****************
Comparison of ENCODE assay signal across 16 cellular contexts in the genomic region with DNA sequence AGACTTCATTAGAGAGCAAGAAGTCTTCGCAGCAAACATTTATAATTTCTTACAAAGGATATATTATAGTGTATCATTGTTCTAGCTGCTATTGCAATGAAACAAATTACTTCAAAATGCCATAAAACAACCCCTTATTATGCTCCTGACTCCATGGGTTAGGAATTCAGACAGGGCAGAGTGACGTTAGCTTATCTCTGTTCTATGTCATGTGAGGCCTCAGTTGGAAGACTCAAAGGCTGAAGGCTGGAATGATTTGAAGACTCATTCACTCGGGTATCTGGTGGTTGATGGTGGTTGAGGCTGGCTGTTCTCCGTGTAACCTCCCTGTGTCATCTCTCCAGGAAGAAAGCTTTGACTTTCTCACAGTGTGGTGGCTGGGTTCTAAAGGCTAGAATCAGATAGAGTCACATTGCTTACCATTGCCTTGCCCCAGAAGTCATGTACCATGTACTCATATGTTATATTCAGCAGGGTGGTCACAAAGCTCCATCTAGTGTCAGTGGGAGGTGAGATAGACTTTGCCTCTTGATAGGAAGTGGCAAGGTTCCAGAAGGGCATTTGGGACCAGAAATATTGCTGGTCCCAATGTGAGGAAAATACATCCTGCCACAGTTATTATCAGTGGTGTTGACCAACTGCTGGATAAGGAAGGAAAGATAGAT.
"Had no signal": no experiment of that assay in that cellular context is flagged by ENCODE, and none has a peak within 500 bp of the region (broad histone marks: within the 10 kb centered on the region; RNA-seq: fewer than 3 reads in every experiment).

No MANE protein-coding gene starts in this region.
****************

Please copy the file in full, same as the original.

Comparison of ENCODE assay signal across 16 cellular contexts in the genomic region with DNA sequence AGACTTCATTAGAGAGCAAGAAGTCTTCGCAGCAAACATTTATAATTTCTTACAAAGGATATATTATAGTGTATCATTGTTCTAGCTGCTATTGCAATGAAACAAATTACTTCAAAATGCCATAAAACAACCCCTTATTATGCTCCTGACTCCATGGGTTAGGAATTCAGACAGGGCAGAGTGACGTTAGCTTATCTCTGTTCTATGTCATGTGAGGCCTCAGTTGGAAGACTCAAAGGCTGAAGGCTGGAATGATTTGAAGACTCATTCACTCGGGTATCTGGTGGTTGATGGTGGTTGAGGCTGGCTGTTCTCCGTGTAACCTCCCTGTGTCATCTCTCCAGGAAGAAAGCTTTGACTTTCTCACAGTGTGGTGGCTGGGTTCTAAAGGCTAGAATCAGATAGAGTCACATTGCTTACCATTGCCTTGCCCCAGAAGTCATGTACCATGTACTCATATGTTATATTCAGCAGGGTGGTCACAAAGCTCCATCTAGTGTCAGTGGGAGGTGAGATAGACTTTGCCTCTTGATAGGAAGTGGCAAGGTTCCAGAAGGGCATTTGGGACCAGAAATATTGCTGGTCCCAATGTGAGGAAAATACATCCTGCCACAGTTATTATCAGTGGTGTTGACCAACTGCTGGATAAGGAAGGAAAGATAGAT.
"Had no signal": no experiment of that assay in that cellular context is flagged by ENCODE, and none has a peak within 500 bp of the region (broad histone marks: within the 10 kb centered on the region; RNA-seq: fewer than 3 reads in every experiment).

No MANE protein-coding gene starts in this region.